Simple Cereal Bars

To improve at a sport that requires little more than a decent pair of shoes, runners tend to find a way to complicate things.  From $600 multi-data-point watches, to scientific socks that squeeze the blood out of your calves, to space-age food that could be straight out of an episode of the Jetsons, there is always something new and better and shinier that promises to make you a better runner.

But sometimes simple is better.

Don’t get me wrong:  I’m addicted to my GPS watch, own lots of compression socks, and eat strange space-age goos on long runs (homemade, of course).  But I don’t like to rely on packaged food and prefer to make my own.

There are lots of whole-food bars out there and they are undeniably convenient.  But they are also incredibly easy to make.  One of my favorite bars is  LaraBars.  Their cashew cookie bar is made of two ingredients:  dates and cashews.  Throw some dates and cashews in a food processor and shape into bars.  Done.


But, of course, as a runner, I need to complicate things a little bit, right?  So I came up with a new variation that you can’t buy in stores.  My motivation?  Cheerios.  Too many Cheerios, to be more specific.  Cheerios were on sale a few weeks ago and I bought several oversized boxes, precisely at the time my kids started not wanting to eat Cheerios anymore.  So now we have enough Cheerios to last through the apocalypse and no one will eat them.

Time for a new recipe.


The Cheerios in the homemade LaraBars add a nice little crunch to each bite, not to mention a few vitamins and minerals.  The bars are easy, iron-rich, portable, and delicious!

A double batch of cereal bars


Serves 12

Simple Cereal Bars

10 minPrep Time

10 minTotal Time

Save RecipeSave Recipe


  • 10 soft medjool dates, pitted
  • 1 cup peanuts, cashews, or sunflower seeds
  • 2 cups dry cereal
  • 1 teaspoon cocoa powder
  • 1/2 teaspoon salt (or to taste, more if nuts are unsalted)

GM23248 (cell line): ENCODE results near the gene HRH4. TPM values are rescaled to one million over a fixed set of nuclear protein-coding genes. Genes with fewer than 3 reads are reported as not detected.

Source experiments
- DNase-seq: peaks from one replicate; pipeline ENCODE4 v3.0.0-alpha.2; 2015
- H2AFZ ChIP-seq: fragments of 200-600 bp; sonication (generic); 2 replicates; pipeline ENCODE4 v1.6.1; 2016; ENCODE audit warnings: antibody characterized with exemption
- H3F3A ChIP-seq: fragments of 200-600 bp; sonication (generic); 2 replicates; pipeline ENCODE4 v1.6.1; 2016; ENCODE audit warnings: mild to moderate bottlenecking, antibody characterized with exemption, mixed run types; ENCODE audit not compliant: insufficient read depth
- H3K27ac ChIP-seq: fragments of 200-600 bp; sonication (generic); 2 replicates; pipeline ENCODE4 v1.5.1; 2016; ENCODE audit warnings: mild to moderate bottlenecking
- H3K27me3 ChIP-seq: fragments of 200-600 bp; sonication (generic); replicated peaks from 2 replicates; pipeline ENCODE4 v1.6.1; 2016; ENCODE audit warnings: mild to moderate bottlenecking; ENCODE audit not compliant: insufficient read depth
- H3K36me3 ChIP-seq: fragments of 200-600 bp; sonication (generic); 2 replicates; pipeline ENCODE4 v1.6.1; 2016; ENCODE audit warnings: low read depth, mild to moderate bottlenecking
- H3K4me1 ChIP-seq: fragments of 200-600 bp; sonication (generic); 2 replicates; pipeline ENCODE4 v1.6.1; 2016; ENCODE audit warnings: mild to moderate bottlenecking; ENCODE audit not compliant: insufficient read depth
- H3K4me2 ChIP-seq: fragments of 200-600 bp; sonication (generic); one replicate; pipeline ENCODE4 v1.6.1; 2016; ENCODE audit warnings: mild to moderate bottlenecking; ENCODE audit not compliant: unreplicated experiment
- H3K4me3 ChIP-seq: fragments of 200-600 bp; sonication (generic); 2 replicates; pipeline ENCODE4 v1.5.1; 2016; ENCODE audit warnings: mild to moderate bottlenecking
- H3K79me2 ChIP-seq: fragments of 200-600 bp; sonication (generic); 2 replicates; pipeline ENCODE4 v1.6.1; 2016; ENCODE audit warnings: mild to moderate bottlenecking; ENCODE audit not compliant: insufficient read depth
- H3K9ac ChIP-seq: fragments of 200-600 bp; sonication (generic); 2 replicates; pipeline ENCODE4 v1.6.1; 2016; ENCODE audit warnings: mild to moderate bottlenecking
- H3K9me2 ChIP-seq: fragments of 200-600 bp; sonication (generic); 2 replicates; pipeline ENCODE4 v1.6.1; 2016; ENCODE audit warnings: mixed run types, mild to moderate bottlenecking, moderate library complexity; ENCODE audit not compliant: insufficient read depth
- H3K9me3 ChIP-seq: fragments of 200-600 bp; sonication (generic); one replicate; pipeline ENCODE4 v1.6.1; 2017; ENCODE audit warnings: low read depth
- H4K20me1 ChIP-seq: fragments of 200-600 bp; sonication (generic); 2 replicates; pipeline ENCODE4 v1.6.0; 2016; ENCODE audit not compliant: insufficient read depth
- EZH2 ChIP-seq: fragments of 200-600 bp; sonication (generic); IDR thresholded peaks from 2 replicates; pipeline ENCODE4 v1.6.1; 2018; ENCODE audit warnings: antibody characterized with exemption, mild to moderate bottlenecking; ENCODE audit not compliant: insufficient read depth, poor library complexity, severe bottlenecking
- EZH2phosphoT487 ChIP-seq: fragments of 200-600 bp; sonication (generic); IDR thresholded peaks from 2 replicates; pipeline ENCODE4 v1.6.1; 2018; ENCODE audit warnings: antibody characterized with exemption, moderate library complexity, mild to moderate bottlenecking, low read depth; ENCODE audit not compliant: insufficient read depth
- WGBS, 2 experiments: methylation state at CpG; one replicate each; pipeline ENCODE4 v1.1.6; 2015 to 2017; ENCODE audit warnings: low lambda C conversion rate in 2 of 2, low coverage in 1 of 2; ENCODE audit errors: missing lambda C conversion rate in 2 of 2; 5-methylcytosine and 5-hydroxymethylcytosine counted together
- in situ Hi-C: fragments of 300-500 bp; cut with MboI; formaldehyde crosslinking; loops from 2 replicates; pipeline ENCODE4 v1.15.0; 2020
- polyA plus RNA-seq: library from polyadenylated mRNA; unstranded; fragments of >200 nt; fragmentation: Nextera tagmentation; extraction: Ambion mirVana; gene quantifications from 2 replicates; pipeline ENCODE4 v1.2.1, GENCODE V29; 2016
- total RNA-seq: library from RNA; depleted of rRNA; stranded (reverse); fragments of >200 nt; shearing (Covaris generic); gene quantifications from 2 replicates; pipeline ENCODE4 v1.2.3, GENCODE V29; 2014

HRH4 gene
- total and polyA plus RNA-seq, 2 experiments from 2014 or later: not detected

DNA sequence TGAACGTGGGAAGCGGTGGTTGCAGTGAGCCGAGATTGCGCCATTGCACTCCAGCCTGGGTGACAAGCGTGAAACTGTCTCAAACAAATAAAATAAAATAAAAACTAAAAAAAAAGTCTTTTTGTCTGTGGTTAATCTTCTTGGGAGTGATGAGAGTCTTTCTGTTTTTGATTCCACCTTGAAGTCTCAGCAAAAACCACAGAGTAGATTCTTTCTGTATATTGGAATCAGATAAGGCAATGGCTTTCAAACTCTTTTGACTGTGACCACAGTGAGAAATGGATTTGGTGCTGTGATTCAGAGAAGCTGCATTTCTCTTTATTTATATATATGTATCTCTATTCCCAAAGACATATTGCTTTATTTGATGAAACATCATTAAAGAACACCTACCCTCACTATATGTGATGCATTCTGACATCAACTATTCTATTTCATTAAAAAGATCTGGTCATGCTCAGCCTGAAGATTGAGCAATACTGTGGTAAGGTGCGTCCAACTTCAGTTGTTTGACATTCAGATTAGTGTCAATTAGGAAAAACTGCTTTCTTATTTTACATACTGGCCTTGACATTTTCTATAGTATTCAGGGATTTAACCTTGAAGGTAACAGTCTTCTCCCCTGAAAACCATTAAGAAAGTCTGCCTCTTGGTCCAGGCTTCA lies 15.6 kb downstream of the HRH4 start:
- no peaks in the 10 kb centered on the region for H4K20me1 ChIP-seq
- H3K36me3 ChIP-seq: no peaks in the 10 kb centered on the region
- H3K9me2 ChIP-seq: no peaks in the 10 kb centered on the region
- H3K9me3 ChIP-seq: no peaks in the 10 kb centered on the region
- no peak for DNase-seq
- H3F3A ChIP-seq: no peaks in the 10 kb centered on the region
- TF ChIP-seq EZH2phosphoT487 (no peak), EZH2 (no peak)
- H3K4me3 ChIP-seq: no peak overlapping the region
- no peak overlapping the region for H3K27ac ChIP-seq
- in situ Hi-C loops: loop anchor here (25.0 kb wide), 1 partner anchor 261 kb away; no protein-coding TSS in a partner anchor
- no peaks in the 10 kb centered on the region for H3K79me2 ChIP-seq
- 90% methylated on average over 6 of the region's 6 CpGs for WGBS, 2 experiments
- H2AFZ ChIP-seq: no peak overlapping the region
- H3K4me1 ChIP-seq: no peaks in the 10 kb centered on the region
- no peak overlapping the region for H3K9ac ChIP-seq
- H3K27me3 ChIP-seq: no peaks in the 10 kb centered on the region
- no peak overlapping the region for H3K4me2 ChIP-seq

1. This recipe works best when your dates are soft and squishy. If yours need a little help, soak the pitted dates in hot water for ten minutes, then drain.
  2. Pulse dates in a food processor until they are finely chopped.
  3. Add the remaining ingredients until they become a fine crumble.
  4. Taste and adjust salt, if necessary.
  5. Shape into 12 balls or press firmly into a lightly greased 9x9 inch pan and cut into bars. These can be individually wrapped to take on the go or simply left covered in the pan in the fridge.
Cuisine: Energy Bars |


The peanut version with Cheerios has 122 calories, 23.1g carbs, 3.2g fat, 2.5g protein. This is also great for those wanting to increase iron with a whopping 10.3% of RDA!



Honey Stinger Fails

I spent a large part of yesterday eating cookies.  And waffles.  And cookies shaped like waffles.  In other words, a typical rest day. (Just kidding.  Maybe.)

When a friend pulled out a Honey Stinger Waffle on our trail run the other day, I remembered that I wanted to figure out a way to make those myself.  If you’ve never had one before, they are a commercial version of a Dutch treat called a stroopwafel:  thin layers of waffle cookie with a sticky spread of sweet honey or sugar syrup smooshed in between.  In a brilliant stroke of marketing, they are packaged for runners, cyclists, and other endurance athletes for a convenient snack of simple carbs and fat.  Not only is the word stroopwafel fun to say (go ahead, say it out loud), they are delicious. (Some are accidentally vegan, others aren’t.  I’m not particularly picky about honey mostly because I don’t love the taste.) So I started researching.